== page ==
Howitt and Fison Papers


XM690_ICDMS_lowres The organization of Australian tribes



The organisation of Australian tribes

I use the word tribe as meaning a number ofpeople who occupy a definite tract of countrywho recognize a common relationship [and - crossed out]who have a common speech or at least dialectsof the same. The tribes people recognize somecommon [bod - crossed out] bond which excludes otherneighbouring tribes. Usually this is a tribalname, which may either be the word in theirlanguage signifying man (that is an aborigine of Australia), as the Kurnai ofGippsland, or the Wotjo of the Wimmera River, in the case of the latter usually prefixed to theword "ballaiull" meaning "people". Or the name may be derived from the word in thelanguage signidying either "yes" or "no"but more frequently the former as the Woë-worung of the Yarra River, theprefix signifying "lips" or hence "speech".

But while the individual tribes thusdistinguish themselves from others there isusually a word, often that [wor- crossed out] for "man" -which is common to a [larger - crossed out] group of kindredtribes as for instance the word Kūlin = manwhich [marks - crossed out] extends over most of the Eastern halfof Victoria excepting Gippsland.

The distinction is drawn between [the - crossed out] atribe and [the - crossed out] alien tribes by some termsapplied to the latter either in contempt or fear. Thus while the Kurnai speak of themselves as men they give the name of Brajerak from Bra=male=man and Jirak=rage or anger or ferocity to their neighbours to the Eastward namely the Theddora of the Omeo Tableland, the

Last edit about 19 hours ago by Budja07

XM711_ICDMS_lowres Yuin



4the gesture sign by which in these tribes the nameof the great Supernatural Being Daramulun (1) is inducted - whichit is not lawful for the uninitiated to know nor for the initiatedto speak unless in the Kuringal ceremonies, which it is taught tofirst instituted and taught to the Murring ancestors.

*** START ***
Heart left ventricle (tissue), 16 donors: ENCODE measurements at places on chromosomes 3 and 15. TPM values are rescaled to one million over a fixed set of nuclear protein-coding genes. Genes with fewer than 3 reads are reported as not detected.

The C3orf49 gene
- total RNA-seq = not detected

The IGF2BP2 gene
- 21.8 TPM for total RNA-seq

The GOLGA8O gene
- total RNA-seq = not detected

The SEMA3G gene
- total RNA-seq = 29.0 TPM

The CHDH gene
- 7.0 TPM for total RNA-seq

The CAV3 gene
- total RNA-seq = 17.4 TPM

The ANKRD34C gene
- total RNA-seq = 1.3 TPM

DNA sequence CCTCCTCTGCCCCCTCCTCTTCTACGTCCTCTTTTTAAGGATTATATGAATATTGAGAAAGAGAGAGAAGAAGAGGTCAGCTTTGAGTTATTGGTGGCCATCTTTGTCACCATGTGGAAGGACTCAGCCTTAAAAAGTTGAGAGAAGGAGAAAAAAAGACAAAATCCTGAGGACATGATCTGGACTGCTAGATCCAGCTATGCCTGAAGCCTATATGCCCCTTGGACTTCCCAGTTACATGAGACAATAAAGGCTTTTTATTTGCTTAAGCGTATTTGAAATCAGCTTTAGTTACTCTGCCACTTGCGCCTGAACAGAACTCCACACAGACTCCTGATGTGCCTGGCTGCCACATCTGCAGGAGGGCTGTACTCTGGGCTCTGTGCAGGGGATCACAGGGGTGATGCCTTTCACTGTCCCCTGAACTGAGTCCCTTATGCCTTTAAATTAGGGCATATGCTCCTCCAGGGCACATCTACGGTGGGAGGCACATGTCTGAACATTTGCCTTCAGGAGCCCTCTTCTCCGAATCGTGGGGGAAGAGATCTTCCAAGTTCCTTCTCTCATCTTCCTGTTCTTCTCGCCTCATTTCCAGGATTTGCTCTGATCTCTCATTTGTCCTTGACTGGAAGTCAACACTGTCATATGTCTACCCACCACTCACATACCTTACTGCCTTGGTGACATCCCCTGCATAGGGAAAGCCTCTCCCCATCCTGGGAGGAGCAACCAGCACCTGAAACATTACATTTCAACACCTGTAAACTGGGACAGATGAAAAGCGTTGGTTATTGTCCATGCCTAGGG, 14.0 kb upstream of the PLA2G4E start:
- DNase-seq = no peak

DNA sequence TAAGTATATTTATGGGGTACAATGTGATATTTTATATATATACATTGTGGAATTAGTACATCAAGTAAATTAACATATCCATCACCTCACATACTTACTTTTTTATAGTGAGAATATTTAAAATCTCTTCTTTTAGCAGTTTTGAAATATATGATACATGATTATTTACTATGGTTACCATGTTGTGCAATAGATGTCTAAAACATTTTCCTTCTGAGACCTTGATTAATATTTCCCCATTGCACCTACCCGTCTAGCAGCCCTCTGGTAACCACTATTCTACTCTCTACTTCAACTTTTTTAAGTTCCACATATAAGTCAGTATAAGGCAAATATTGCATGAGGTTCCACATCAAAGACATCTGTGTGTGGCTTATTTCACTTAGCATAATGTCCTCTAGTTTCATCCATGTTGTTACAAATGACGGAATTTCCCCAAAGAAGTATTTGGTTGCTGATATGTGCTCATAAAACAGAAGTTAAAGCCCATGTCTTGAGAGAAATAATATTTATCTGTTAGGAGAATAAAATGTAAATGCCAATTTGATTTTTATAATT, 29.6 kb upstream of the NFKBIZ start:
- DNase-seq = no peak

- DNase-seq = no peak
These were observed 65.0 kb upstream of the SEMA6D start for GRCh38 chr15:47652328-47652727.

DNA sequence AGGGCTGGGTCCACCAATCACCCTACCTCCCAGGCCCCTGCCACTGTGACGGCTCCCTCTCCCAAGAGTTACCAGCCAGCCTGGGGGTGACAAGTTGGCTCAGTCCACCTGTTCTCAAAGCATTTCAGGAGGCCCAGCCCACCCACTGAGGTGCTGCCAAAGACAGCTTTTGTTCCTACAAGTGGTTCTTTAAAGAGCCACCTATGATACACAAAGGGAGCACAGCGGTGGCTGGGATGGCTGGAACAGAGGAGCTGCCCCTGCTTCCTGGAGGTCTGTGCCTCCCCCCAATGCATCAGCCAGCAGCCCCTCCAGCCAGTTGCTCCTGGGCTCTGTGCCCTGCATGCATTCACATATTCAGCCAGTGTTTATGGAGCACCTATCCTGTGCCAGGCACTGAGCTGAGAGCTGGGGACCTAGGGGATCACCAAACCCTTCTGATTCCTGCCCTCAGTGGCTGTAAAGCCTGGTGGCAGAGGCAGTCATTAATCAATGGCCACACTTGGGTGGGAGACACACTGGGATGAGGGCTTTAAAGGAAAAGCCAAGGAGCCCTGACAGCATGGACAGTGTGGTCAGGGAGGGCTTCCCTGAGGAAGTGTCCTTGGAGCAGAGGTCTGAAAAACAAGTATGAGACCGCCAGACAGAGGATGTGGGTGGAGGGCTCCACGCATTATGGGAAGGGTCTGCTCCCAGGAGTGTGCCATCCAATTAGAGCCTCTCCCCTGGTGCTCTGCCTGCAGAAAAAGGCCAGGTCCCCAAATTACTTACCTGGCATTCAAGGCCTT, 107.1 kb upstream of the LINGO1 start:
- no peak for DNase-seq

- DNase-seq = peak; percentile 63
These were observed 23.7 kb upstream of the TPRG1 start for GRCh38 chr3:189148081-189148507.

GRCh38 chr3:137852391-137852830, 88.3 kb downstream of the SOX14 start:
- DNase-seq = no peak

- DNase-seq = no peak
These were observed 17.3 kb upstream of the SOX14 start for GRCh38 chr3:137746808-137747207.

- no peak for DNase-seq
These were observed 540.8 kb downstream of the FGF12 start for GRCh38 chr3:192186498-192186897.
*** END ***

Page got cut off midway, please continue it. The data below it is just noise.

After this ceremony the evening is spent in festive singingand dancing (known to us as the corroboree).

When all the contingents have arrived the old men in concertapart fix upon the day in which the [Kuringal -crossed out] great ceremonie [sic] shall be[crossed out - commenced] held. These commence by a stamping, winding processionof all the initiated men headed by the principal Gommera ([sketch which looks like a Z]) which as before collects all the women and children together on theopen space near to the camp. But now the women are not only crowdedbut crouch close together each boy who is to be initiated being besidehis mother, and these are placed in the front of the group.

The men having danced in a long line to and fro in front of the women now halt in front of them and directed by the principal oldmen closely cover them up with rugs. I was much interested in noting

Where an B earthen mound has been made [the women crouch- crossed out][in the behind - crossed out] it, each mother is in a camp immediately behind her son, who is in the moundundergoing the "fire ordeal"; the other women being still further back. TheWiradjuri follow much the same practice. In Victoria the Wotjoballan of the Wimmera River roasted their boys in a mound which in that way approach to the Bunan ceremonies of G'land. see pp.-

That a very old man of the Biduelli tribe which had no initiationceremonies was at the gathering. He was friends with all, and wasrelated by marriage to some of the contingent visitors. But never having been"made a man" - being one of the uninitiated he was driven crouching among thewomen and together with them was covered up by the rugs.One of the Kurnai - belonging to the Krauatun clan which wasthe neighbour of the Twofold Bay Murring - left before the ceremonies commenced,for he also was uninitiated his clan having no cermonies and not attending the Kurnai Jerail (3)

The women all this time, even when close covered up all droningthe "tooth song".

At a sign for the old man one of the principal gommeras who was the master of this ceremonie [sic]each Kabo says his particular charge by the arm and holding him tightdrags him from among the women and hastens away with him followedby the shouting crowd of men. (4)One old man remains behind to seethat the women behave themselves and do not indulge in any unlawfulfemale curiosity by following the men.

[in left side margin][next to first paragraph] (1) see p.p[next to second main paragraph] (2) see chapter "Headman +c"[next to third main paragraph] Foot note[next to line with (3)] (3) see p. p[line drawn from (4) to side margin] Two Kabos areassigned to each noviceand have been almostfrom that group which isin the relations to the novicesgroup of "sisters husband" and(future) "wife's brother". Thus each arm is held by one of the Kaboswho may for [??] being called "Guardians"